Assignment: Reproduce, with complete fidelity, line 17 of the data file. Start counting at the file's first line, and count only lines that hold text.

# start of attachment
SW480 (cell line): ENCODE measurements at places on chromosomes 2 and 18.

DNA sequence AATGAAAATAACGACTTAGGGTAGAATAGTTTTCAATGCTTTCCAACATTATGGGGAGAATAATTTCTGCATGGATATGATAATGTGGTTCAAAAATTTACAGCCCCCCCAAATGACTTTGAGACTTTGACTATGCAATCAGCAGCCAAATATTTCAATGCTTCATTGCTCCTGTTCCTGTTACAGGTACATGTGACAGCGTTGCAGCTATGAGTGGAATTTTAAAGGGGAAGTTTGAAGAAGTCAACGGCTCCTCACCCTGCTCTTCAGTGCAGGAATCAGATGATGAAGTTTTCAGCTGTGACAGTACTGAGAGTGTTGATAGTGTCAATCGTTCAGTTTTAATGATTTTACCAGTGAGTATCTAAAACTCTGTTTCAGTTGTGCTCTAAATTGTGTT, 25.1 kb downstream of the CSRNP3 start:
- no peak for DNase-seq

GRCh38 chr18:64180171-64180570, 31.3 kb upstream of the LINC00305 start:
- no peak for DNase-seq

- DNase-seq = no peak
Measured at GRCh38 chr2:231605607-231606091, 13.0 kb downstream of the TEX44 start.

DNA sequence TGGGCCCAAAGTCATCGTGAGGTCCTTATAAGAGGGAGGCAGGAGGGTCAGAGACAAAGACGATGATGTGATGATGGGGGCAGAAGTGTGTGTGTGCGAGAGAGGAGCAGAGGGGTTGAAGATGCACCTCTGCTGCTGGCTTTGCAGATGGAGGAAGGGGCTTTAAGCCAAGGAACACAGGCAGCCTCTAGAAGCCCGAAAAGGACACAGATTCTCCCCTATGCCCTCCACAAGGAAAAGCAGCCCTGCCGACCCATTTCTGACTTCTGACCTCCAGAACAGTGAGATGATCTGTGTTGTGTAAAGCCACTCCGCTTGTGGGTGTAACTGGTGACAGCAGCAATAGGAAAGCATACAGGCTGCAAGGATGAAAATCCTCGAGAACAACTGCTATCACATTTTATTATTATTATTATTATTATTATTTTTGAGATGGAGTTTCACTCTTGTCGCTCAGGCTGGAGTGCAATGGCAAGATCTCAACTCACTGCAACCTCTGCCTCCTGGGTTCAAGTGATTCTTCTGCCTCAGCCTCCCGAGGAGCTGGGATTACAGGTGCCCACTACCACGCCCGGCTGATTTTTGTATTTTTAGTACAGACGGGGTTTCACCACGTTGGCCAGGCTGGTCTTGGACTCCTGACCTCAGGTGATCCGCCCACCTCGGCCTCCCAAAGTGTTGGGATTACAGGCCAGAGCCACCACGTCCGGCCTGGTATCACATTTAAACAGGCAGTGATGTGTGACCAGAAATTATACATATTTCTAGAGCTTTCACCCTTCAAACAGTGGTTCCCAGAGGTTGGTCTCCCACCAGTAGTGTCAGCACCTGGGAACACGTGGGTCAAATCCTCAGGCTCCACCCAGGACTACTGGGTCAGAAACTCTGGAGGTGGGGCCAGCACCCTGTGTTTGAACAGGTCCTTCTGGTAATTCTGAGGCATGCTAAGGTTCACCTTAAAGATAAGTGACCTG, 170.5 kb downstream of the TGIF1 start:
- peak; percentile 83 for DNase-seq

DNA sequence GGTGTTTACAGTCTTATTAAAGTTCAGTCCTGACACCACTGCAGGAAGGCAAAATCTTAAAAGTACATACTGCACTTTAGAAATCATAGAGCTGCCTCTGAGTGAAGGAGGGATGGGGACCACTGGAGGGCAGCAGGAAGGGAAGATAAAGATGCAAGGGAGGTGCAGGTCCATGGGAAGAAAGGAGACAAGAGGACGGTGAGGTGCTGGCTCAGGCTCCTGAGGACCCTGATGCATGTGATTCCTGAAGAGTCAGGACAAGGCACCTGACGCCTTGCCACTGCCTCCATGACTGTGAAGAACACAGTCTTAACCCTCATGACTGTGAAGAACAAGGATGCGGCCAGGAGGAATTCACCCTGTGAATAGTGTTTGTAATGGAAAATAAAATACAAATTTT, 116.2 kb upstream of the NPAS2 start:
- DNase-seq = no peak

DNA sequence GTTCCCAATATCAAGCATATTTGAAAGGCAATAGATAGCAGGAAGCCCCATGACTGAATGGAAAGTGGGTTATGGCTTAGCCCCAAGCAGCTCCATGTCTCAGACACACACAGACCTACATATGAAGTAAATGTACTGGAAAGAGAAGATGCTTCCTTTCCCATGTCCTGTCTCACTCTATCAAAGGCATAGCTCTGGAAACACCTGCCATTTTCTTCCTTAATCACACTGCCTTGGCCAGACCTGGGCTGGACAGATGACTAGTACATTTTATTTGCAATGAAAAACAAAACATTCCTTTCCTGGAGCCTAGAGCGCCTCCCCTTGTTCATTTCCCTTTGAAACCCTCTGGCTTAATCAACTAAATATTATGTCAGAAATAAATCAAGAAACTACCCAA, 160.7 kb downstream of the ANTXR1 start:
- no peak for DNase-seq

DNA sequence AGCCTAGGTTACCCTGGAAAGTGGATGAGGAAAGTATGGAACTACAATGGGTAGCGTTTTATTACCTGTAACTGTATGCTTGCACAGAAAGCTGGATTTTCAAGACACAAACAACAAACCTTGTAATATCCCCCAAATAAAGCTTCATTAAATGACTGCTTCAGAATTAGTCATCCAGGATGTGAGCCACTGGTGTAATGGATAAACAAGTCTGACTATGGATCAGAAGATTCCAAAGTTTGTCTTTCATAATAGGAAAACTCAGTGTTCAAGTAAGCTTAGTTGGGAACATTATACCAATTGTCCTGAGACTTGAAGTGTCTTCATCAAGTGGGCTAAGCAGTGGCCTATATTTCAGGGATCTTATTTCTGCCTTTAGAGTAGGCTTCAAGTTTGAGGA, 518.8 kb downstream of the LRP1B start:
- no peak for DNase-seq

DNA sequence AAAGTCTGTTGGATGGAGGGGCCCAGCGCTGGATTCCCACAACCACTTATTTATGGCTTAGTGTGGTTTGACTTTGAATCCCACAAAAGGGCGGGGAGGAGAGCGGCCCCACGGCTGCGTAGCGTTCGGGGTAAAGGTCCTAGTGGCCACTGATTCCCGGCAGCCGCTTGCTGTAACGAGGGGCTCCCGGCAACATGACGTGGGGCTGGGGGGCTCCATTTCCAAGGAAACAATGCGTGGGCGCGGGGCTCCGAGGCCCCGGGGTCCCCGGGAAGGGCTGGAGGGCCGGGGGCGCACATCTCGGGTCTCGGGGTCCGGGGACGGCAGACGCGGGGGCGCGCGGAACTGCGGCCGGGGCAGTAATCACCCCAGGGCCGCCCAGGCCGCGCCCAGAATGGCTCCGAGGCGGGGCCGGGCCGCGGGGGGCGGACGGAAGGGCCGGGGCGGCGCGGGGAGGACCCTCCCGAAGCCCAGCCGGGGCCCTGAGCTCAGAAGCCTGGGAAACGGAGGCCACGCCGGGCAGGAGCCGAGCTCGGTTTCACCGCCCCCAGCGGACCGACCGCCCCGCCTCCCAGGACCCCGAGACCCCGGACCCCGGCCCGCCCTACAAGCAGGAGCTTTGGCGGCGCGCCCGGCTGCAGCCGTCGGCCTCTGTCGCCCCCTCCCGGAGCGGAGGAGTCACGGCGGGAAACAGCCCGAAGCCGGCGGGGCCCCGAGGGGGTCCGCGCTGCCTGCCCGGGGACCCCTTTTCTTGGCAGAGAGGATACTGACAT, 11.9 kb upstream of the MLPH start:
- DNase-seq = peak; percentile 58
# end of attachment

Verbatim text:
- DNase-seq = peak; percentile 58